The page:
Who did the research?
The University of Western Australia.
What is the project about?
Professor Fiona Stanley is well known for her work in using biostatistics to research the causes and prevention of illness, including establishing the WA Maternal and Child Health Research Database in 1977.
In 1989 Professor Stanley and colleague Professor Carol Bower used another database, the WA birth defects register, to source subjects for a study of neural tube defects (NTDs). The neural tube is what forms the brain and spine in a baby. Development issues can lead to common but incurable birth defects such as spina bifida where the backbone does not close over the spinal cord properly.
The researchers measured the folate intake of 308 mothers of children born with NTDs, other defects, and no defects. They discovered that mothers who take the vitamin folate during pregnancy are less likely to have babies with NTDs. Their data contributed to worldwide research that found folate can reduce the likelihood of NTDs by 70%.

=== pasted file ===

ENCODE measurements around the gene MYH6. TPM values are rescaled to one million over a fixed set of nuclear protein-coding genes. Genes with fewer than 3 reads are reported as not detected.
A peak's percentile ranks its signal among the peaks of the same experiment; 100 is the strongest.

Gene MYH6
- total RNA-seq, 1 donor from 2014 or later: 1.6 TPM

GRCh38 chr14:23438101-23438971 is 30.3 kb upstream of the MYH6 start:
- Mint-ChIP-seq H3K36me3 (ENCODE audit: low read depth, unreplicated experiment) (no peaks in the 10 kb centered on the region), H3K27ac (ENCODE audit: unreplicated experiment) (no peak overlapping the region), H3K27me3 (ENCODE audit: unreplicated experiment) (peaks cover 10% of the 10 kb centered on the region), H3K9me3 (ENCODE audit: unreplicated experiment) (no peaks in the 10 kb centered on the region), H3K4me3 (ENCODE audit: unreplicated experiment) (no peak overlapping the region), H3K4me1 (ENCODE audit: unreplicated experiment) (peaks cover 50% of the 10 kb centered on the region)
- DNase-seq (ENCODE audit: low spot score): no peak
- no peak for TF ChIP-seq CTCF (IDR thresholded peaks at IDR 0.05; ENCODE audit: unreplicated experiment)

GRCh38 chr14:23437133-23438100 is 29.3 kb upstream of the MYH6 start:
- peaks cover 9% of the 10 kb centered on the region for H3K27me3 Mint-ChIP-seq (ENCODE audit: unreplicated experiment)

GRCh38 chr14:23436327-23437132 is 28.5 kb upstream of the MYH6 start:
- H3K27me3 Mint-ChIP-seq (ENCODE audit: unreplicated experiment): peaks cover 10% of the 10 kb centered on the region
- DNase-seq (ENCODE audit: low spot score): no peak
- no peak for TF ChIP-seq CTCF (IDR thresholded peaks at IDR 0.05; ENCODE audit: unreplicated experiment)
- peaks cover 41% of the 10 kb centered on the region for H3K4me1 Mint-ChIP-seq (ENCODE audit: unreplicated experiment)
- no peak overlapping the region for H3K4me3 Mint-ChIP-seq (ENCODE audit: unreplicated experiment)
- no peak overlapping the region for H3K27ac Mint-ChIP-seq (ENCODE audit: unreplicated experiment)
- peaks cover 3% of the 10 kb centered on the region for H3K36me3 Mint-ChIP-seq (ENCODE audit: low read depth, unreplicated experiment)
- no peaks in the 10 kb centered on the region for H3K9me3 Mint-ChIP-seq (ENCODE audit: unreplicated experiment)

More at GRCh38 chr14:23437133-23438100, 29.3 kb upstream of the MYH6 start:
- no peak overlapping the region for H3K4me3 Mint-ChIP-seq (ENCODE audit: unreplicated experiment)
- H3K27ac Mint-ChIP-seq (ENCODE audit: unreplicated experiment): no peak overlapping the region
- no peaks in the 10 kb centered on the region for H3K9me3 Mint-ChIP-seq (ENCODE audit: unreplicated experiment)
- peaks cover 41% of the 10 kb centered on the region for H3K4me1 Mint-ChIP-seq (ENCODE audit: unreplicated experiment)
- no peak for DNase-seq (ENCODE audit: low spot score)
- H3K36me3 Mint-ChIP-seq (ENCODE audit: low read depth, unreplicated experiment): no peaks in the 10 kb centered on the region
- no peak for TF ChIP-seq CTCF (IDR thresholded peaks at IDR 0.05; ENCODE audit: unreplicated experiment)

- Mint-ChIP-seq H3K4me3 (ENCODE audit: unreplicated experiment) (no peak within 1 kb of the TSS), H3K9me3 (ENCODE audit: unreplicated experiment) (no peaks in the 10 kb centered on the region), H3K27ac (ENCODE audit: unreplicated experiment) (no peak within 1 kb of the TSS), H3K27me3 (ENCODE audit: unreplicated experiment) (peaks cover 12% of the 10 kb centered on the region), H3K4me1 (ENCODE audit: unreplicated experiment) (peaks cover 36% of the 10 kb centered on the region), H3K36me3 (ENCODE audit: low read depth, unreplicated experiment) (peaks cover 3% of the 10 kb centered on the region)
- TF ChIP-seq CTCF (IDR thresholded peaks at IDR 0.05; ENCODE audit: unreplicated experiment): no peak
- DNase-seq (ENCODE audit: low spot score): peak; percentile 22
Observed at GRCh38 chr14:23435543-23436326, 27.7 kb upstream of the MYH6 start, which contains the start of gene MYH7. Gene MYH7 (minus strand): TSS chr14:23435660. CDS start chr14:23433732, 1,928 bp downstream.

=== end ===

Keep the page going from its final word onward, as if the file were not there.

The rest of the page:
What is the real-life data impact?
After the discovery Professor Stanley established the Telethon Kids Institute where she continued to research this topic alongside Professor Bower. Together they worked on education campaigns to encourage pregnant women to take folate supplements.
Their great success came in 2009 when the Australian government implemented mandatory folic acid fortification of flour. The need for such legislation is now recognised by the World Health Organisation.
A 2016 review conducted by the Australian Institute of Health and Welfare found that since the flour fortification program’s introduction, levels of NTDs have dropped by 14.4%.